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United Way Blog

20 Years of Volunteering to Get Things Done for America

It is fitting that the day after the National Day of Service and Remembrance we will celebrate the power of volunteering in a wholly different way. September 12, 2014 marks the 20th anniversary of AmeriCorps, a strength of the volunteer movement in the United States.

Often described as the Peace Corps within the U.S., AmeriCorps engages more than 75,000 Americans in intensive service each year at nonprofits, schools, public agencies, and community and faith-based groups across the country. Since the program’s founding in 1994, more than 900,000 AmeriCorps members have contributed more than 1.2 billion hours in service across America while tackling pressing problems and mobilizing millions of volunteers for the organizations they serve.

The VISTA program, created in 1965, was a precursor to and is now part of the AmeriCorps program. As I wrote back in June, United Ways have brought VISTA members on board to address school readiness, summer learning or chronic absence from school.  For example, Paige Erwin and Brittany Cannon, VISTAs with United Way of Suncoast in Tampa, Florida, adapted a STEM and reading curriculum for 23 Summer Care sites for an estimated 2,600 children. These sites also participated in the Summer Reading Challenge and took advantage of myON, a new online reading tool.  The Sulphur Springs YMCA, a United Way Suncoast Summer Care site, won the Challenge with nearly 200 children reading more than 1,200 books and browsing more than 2,400 books over a total of 258 hours. The winner was announced at a celebration the VISTAs helped organize, the TORCH Summer Reading Explosion at Tampa’s Museum of Science & Industry, where 125 children took part in reading and science demonstrations.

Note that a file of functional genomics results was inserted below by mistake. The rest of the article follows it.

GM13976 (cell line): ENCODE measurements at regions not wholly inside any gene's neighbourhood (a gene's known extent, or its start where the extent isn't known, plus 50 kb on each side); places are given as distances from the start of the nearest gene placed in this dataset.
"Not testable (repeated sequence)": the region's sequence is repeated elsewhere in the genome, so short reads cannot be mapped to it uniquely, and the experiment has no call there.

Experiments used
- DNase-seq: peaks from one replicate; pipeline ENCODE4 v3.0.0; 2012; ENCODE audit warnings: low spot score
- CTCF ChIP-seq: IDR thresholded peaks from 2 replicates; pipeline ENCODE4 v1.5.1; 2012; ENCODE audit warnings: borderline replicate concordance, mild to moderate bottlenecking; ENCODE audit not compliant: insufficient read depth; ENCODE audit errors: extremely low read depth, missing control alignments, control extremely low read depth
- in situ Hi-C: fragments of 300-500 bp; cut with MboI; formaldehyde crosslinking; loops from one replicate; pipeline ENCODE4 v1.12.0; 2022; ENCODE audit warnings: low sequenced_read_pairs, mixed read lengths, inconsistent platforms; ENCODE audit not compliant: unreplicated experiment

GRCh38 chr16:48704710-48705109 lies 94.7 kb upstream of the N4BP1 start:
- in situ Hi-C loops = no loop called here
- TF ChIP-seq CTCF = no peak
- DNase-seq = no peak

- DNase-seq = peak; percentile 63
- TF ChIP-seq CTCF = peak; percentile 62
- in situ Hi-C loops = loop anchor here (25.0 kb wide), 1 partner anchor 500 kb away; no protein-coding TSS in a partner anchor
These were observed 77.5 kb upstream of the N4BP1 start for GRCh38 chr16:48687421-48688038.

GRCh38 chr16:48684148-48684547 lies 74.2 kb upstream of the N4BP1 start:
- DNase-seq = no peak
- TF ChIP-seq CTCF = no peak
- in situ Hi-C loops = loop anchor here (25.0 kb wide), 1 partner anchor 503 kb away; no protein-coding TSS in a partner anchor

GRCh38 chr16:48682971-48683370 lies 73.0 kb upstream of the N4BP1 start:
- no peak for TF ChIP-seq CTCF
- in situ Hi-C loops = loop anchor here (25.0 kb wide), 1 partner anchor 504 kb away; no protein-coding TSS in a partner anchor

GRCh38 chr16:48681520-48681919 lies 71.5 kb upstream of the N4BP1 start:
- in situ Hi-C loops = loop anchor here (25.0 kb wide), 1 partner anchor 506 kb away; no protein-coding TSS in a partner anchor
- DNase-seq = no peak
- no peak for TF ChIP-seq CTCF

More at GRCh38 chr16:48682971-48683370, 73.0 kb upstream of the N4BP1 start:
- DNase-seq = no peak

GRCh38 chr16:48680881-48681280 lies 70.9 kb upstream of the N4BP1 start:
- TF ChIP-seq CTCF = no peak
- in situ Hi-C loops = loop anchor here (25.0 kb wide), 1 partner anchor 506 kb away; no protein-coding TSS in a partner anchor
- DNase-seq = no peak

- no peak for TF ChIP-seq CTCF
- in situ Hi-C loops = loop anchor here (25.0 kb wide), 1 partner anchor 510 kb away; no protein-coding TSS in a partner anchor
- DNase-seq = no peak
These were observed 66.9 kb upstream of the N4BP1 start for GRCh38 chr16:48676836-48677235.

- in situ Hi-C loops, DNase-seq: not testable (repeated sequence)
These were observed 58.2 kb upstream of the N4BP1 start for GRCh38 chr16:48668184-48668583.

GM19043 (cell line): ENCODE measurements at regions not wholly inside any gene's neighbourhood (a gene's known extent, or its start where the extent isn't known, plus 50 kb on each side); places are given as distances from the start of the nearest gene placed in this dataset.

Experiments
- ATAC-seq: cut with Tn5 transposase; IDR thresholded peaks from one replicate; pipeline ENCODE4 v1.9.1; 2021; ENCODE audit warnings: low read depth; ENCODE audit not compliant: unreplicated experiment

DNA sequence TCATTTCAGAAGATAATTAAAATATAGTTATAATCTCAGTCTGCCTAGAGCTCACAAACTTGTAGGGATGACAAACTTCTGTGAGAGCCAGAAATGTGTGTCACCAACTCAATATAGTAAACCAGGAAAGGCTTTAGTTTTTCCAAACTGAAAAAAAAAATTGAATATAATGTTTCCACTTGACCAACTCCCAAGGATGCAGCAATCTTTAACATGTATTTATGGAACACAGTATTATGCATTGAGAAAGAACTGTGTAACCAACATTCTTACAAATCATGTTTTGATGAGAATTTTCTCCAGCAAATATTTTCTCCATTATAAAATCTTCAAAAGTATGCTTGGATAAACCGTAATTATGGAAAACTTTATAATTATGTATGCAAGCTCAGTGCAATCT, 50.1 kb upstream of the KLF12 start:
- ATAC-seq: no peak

VISTAs Judy Dahlke and Leslie Van Dyke, serving with United Way of Story County in Ames, Iowa, coordinated a summer food and enrichment program that impacted more than 100 students, 79% of whom qualify for free-and-reduced lunch. Not only did attendance improve this year -- to an average of 99 of the 110 students -- but the program also expanded from three to six weeks and served almost 6,000 meals. Students also benefited from afternoon sessions which featured highly engaging, research-based reading and STEM curricula implemented by the VISTAs. Leslie and Judy recruited and directed a corps of 137 volunteers from the community to interact with the children in small groups, serve food, and assist in coordinating. Teachers are pleased with the programs, and students and families are building positive connotations for their school, both as a place for learning and as the center of the community.

These are but two examples of the energy and ingenuity of VISTAs and other AmeriCorps volunteers serving throughout the country. When these volunteers are sworn in before their year of service, part of the oath is “I will get things done for America to make our people safer, smarter and healthier.”  Even if you can’t serve through AmeriCorps, you can support the anniversary celebration by pledging to make a difference in your community and spreading the word through social media.

Here’s to those who take the pledge and deliver on it, and to the next 20 years of AmeriCorps and United Way tapping the power of our greatest asset – people who act on their belief that everyone can advance the common good.